Turiyo Damascene (Actually a Liverpool fan!) Kigali, Rwanda
On the sauce
Ban ketchup or bring it back is the new manager’s prerogative. However it does always seem to get a lot of traction in the media, as demonstrated with Conte’s arrival at Spurs. The question is why so much attention.
Ketchup is unhealthy, filled with corn syrup, it doesn’t help the body. Players are at the training ground, until mid afternoon at the latest. All premier league teams have chefs and canteens cooking healthy food, so shouldn’t the question be, what are the chef’s cooking that needs to have ketchup on, I can’t imagine they are whipping out burgers and fries three times a week.
And I am pretty sure that Conte and other managers aren’t doing inspections of players pantries so they can have their beloved ketchup on their cheese on toast when they are home at 3pm watching Netflix.
Seems it’s more of a fascination of the English press and those foreign managers being mean to the English players and their love of ketchup.
Pretty sure you won’t find it at any training grounds on the continent. No- one complains or writes about it there.
Now pass me the sauce.
Ireland and coach Kenny
Just a quick word on the work of Stephen Kenny in Ireland. After a ropey start, losing at home to Luxembourg, he has blooded new players and built a team with an identity and toughness. Loved by the fans and players alike and pissing off the apologists from the old regime like Brady and PL snobs who would advocate for a novice like Robbie Keane, Kenny is a great advert for the League of Ireland. Proving that by telling players what they are capable of and coaching them to do it rather then telling players that they’re not good enough to pass the ball you can have a team the fans are proud of. Ireland are fun to watch.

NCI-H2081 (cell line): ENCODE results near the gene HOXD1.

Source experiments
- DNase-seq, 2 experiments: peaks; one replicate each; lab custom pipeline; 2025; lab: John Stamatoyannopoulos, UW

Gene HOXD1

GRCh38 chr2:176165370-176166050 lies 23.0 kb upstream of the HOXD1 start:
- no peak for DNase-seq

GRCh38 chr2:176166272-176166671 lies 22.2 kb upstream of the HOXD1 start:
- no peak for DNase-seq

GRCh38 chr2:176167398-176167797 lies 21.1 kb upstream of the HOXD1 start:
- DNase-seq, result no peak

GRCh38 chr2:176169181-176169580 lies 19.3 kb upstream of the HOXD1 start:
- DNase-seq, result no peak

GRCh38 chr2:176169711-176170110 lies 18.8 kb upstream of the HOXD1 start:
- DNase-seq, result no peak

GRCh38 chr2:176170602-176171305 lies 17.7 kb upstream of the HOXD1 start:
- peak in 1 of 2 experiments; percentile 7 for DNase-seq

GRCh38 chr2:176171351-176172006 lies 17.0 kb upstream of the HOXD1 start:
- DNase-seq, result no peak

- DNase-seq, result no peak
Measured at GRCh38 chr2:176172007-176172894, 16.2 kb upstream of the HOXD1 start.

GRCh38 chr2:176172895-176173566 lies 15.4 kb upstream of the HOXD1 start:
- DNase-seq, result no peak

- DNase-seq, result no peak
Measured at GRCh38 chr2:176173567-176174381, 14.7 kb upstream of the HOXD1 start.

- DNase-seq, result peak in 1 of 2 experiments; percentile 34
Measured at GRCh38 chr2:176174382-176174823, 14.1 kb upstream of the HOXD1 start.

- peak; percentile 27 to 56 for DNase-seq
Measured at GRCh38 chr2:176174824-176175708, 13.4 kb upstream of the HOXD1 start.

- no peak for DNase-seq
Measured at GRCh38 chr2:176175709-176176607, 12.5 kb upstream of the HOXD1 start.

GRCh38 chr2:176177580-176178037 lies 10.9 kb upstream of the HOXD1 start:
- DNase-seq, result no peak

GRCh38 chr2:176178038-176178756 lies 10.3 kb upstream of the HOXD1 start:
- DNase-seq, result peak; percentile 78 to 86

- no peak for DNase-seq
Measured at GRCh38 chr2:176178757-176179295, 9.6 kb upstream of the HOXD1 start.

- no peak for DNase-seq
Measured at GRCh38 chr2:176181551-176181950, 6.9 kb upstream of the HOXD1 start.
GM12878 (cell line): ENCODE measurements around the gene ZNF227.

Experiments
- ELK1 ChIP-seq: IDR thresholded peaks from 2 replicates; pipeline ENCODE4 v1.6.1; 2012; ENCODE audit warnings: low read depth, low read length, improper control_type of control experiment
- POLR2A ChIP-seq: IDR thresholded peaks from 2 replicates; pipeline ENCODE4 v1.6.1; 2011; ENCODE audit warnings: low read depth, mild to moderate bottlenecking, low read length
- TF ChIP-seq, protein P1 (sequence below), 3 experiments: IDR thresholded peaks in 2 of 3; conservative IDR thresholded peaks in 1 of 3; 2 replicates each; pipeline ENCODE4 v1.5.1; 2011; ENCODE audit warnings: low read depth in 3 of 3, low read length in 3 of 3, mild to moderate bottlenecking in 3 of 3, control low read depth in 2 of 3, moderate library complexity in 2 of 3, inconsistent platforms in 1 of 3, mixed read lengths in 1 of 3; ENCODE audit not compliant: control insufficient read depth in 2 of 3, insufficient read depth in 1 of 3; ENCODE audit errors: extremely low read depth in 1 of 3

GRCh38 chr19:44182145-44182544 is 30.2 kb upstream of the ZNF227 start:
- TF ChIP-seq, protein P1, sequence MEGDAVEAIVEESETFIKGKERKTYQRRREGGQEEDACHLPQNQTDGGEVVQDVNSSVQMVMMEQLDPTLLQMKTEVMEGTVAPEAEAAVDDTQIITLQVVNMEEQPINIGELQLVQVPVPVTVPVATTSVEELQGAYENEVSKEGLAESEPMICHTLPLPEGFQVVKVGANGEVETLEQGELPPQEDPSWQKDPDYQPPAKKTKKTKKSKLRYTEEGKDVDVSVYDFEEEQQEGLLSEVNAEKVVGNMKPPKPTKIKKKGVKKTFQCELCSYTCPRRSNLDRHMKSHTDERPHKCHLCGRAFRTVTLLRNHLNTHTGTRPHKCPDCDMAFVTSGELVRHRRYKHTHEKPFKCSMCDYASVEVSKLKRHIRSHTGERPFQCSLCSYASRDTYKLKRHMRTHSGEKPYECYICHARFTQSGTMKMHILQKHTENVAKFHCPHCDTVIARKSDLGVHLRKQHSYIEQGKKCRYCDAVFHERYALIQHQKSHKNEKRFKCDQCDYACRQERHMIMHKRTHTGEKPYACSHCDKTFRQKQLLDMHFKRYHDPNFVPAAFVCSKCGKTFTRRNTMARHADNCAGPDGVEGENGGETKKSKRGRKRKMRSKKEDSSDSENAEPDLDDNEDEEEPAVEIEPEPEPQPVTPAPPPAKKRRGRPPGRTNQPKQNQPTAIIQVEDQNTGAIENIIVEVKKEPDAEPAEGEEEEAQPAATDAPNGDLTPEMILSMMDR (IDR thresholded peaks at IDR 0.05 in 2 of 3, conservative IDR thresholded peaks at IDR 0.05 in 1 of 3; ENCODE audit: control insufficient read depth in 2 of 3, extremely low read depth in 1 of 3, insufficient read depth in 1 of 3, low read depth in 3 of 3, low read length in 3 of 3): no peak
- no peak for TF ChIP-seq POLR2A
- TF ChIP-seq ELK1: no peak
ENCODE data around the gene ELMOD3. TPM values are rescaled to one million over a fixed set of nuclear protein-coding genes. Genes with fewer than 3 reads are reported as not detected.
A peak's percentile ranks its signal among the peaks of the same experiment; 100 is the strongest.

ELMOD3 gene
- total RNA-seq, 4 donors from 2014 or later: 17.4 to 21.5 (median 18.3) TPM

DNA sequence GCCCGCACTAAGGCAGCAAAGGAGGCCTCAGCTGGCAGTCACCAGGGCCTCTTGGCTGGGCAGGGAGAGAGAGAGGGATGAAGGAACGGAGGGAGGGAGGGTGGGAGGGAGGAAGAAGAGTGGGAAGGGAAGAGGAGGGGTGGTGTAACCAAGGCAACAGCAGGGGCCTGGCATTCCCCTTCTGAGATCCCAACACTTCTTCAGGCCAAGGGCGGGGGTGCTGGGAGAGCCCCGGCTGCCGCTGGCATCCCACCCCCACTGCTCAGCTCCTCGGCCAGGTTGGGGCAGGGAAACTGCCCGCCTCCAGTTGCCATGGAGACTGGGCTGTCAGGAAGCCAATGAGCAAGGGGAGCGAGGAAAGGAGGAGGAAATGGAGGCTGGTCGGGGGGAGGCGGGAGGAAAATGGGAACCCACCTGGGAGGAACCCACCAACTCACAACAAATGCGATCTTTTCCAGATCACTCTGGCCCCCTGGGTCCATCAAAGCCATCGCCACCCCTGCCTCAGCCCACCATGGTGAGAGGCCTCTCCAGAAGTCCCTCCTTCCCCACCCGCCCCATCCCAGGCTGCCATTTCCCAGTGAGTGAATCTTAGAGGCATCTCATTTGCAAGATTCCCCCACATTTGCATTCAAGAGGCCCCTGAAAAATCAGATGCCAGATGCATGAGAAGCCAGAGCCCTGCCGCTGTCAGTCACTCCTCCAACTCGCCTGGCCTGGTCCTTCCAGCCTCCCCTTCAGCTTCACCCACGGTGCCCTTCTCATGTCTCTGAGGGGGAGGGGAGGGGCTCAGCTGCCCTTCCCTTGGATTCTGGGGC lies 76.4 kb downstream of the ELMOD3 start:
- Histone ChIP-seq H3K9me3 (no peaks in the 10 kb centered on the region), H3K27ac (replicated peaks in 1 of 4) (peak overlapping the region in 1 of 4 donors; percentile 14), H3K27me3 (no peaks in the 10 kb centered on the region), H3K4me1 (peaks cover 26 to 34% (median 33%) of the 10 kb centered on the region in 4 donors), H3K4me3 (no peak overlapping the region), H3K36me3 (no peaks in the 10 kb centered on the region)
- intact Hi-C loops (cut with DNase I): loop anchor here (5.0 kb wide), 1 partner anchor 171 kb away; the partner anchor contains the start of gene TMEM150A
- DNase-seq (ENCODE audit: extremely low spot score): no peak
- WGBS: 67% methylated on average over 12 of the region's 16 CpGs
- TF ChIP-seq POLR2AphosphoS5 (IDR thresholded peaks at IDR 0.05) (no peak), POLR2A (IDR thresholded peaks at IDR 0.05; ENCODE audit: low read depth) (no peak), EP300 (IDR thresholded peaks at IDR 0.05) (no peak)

Also Jason Knight has a bright future if he can avoid Rooney training ground tackles. Came on last night with instructions that he followed to a T, won the free kick for the first goal and showed intelligence and touch to set up the next 2. The Premier league will be calling before long.
Patrick (Feeling bad for Ole) Tuam
…Ok beating Luxembourg 3-0 shouldn’t be something to boast about but when they beat us 1-0 back in March there was a huge outcry from alot of pundits, mostly based in England, for Stephen Kenny to be axed. To be fair it was a low point.
He has made mistakes in probably playing too many new players at once and dropping some of the more experienced players but he has learnt his lesson and now has a good mix of experience and new blood. Its now no goals conceded in 4 and 15 scored, 1 defeat in 9.